Vale de souto, Enxames

Off the grid on the slopes
of the Serra da Gardunha

Go to Portugal Home
Vale de souto


Enxames: one of the newest (1989) freguesias in Portugal with about 500 inhabitants, situated in a bowl between several serras. The meaning of the name is "swarms" as referring to the many beehives in the village from which gorgeous honey is being made.

Not an advertisement, but looks like it

(Not an advertisement) 

About us

We are Annie and Erwin from the Netherlands (born in 1961). We both had the same dream all our lifes to live in a cabin in the fields, but in the Netherlands this is unthinkable. We don't have a lot of money either, so: buying a nice house with lots of land and maybe a swimming pool or whatever, never was a possibility for us (and if it was it wouldn't be an option because we do not want that kind of life).

But several things happened in both our lifes: we came together in 2014, found out about our shared dreams and started looking for ways to turn them into reality together. We had little savings and we lost our jobs as a result of which we received a little bit of money and figured that it all together could well be júst enough to give it a go.

So we jumped onto the internet and figured that of all countries in Europe Portugal would be the best choice, we found some facebook-groups and profiles who already lived there, asked them some questions and contacted a real estate agent for some pieces of land and then it all went lightning-fast and now we already are 7 years on our beautiful land (the first year we drove regularly back and fro) and we never had one moment of regret.

We both have some sort of apocalyptic view on things: to us, how we as a species are doing, we are someday going to find out the hard way that we have been messing up our own habitat. In whatever way it comes we don't know, but it will come and we want to be prepared. That's why we live off the grid, trying to be as selfsufficient as we can. We have a solar system and use only 10% of what we used in the Netherlands, we have a vegetable garden, over a 100 fruittrees and we grow our own herbs for cooking, oils and medicine. Sometimes we read about a power-out in the village and we didn't even notice. As far as we are concerned: when all power shuts down, people are free to come and charge their cellphones (you never know: might come in handy when the sh.. hits the fan).

We both have children and parents in the Netherlands and would like to see them more often (I, Erwin, haven´t seen my grandchildren even once Sadsmiley ), but in 5 years we'll get our state-pensions and then we finally cán, but living our dream compensates for almost everything.

Our house / building(s) and our land / garden:

Our buildings

We bought the land through a real estate manager in may 2015 in 10 days (including the trip from the Netherlands to Portugal and back). We díd make an appointment first and the real estate manager showed us 4 pieces of land. Annie fell in love with the piece we live on now instantly and I agreed immediately. We did a downpayment of 50% and went back to the Netherlands. Then in august the same year we went to Portugal again, paid the other 50% and the land was ours. It was a mess, totally overgown with broom and blackberries but we were só happy.

We put our campervan in the corner of one of the two lower fields that we have, went to Bricomarché to buy two cabanas and put them up on the same lower field, right in the middle (we wanted to live amongst our vegetables, well: that was the idea).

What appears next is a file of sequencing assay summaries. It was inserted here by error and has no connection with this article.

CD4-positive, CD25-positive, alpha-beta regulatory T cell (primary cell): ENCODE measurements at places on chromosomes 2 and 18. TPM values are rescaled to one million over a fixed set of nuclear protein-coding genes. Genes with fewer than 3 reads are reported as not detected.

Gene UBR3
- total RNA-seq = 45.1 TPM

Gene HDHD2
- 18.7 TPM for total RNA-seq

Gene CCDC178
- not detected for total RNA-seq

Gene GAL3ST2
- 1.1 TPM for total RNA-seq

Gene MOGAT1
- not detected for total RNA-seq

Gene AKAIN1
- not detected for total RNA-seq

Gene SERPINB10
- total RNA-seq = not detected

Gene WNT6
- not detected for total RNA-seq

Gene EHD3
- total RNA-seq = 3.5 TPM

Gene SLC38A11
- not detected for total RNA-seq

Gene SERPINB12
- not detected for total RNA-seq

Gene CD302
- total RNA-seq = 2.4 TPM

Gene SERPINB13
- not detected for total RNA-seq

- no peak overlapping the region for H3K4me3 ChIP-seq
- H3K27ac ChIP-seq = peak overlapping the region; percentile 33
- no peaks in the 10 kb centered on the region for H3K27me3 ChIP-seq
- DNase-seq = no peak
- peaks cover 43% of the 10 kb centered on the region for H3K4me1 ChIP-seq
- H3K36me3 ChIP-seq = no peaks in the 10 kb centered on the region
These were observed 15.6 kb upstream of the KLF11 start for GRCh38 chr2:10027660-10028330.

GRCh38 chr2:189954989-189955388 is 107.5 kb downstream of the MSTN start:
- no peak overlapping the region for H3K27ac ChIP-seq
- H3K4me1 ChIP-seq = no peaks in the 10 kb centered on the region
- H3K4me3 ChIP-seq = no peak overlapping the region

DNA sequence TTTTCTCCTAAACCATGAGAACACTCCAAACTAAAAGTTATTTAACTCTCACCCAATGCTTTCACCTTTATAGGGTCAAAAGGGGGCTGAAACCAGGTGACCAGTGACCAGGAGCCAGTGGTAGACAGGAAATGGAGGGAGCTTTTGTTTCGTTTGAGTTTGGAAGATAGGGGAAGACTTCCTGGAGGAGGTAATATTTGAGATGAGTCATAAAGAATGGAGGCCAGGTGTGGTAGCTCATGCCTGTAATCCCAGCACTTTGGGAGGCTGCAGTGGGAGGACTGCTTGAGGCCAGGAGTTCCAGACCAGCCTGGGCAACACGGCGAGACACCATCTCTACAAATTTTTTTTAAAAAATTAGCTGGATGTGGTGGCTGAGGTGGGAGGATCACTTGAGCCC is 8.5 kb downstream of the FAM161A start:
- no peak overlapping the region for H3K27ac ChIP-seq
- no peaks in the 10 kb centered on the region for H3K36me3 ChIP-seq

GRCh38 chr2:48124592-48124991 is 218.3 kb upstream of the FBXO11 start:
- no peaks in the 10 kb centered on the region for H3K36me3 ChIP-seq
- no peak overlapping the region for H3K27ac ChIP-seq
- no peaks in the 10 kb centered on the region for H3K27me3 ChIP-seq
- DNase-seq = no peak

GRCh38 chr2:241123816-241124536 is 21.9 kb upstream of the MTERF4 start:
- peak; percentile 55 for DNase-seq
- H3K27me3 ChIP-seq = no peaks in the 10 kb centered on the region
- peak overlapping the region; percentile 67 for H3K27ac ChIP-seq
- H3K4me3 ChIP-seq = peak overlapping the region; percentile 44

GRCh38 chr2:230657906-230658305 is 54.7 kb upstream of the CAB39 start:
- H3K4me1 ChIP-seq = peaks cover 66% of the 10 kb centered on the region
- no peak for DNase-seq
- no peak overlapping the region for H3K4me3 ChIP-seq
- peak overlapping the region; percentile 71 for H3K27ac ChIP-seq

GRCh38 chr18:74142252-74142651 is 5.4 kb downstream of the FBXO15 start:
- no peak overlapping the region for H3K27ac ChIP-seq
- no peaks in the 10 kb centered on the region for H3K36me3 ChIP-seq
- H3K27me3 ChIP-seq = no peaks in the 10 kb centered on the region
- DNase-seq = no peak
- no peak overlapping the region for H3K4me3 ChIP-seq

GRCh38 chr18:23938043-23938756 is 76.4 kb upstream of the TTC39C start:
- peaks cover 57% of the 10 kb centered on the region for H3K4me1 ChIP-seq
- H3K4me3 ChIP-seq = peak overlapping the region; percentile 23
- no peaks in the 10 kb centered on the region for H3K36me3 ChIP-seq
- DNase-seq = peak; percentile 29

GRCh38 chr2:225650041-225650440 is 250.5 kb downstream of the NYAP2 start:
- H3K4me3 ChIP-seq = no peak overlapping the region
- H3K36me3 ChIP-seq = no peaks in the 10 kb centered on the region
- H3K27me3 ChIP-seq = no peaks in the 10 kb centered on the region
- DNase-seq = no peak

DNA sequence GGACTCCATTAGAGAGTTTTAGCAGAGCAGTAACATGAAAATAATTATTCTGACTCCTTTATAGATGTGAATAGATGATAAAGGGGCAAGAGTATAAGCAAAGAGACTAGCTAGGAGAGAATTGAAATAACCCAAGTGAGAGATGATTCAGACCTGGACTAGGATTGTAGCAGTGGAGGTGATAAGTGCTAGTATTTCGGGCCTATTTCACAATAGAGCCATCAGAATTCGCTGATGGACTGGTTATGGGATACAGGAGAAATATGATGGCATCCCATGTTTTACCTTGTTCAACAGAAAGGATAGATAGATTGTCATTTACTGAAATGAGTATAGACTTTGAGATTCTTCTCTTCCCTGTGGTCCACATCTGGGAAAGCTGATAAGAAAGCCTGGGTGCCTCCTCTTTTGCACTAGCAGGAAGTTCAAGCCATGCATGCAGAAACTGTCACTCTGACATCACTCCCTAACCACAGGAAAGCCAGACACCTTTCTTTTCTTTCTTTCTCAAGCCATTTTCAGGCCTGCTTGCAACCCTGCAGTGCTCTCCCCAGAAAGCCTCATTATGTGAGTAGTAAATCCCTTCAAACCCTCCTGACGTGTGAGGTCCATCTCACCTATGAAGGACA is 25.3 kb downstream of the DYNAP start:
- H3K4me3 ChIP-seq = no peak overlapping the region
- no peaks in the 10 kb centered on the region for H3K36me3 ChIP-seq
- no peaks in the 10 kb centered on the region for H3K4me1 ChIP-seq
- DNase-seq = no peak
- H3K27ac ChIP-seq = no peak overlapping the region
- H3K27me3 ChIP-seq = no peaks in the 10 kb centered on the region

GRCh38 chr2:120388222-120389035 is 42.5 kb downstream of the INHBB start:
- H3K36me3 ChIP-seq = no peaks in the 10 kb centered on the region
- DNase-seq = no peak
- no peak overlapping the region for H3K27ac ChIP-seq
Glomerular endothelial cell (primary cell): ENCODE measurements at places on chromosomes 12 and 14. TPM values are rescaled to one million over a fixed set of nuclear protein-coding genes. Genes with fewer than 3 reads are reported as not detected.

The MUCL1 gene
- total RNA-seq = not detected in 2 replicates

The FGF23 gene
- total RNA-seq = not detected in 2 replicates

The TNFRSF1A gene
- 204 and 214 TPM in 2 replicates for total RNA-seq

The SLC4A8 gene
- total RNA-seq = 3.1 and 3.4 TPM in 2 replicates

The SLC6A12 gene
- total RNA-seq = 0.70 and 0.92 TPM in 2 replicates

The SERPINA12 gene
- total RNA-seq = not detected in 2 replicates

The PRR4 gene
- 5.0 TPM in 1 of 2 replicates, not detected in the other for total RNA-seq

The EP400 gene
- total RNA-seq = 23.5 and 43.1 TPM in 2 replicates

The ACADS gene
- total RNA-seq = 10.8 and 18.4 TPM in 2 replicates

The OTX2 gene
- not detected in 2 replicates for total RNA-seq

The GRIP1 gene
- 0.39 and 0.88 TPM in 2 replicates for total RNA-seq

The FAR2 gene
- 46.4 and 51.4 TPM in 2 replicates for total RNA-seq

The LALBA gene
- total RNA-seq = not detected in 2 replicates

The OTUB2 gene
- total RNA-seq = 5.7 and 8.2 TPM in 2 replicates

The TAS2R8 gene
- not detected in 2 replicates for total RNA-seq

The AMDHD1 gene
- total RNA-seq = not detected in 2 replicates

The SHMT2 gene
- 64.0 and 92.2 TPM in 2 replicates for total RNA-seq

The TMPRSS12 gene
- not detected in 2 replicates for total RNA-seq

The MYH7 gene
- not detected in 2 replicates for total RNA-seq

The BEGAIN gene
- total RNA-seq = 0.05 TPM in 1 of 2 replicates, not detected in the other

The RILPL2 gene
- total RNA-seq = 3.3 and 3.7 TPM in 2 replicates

6 weeks later we went back to the Netherlands and on the second of january 2016 we went back to Portugal again to see how the land is in the winter, thinking we could go asleep in the cabanas that we put up. Well, that went a little different, the cabanas were in the middle of a lake and a stream went in on one side and out on the other: we built our "home-to-be" in the middle of a creek (which is dry in the summer).

Long story short: we left the cabanas in the field, slept in the campervan for several weeks in the middle of broom and blackberries and went home in a Portuguese car (because the campervan broke down) to the Netherlands end of january to come back in may again. Luckily the campervan was still there, so we had a place to live, cook and sleep in. And then it all started: we lived in the campervan for one and a half year, bought a new cabana, put down some rocks with beams on top and built the cabana on top of that. We do not use any cement or so, just wood and rocks for the foundation, if we would move to another place we could easily dismantle it and take it with us, all you need is some basic tools.

By the way: with everything that we do we try to use natural materials as much as possible: they blend in with the surroundings perfectly and for us most important: they're free, just laying there for the picking. We also love to re-use things that other people throw away, we believe that we can save our planet and we want to set an example on how that can be achieved.

We know many people from our village and we love them all. We found out that there are a lot of pieces of land and houses potentially for sale but not on the internet, because the owners don't want to work with a real estate manager. And because we have quite some friends who also want to come to Portugal and also are on a low budget (for a couple of 1.000 euros you can already buy a piece of land here), we thought that maybe it might be a good idea to bring the people in the village who have land or a house (or ruin) for sale together with friends of ours, just like exchanging phone-numbers and that's it. Sometimes I (Erwin) help a little with translation or go with friends to the Finanças office to help them get a NIF (Portuguese tax-number). That way I am helping the people in the village ánd our friends too and everybody's happy Normalsmiley . Sometimes one of our friends see a house that's for sale through a real estate manager, then we go together to their office and I do some translation to get the process started. I don't require anything, just want to help our friends and the local villagers and most important: make friends ourselves, because friendship is way more sustainable than money (sometimes afterwards we get some gifts like olive oil, vegetables, home-made wine etc. or we make good friends and get a hug and that makes us feel humble and even more happy).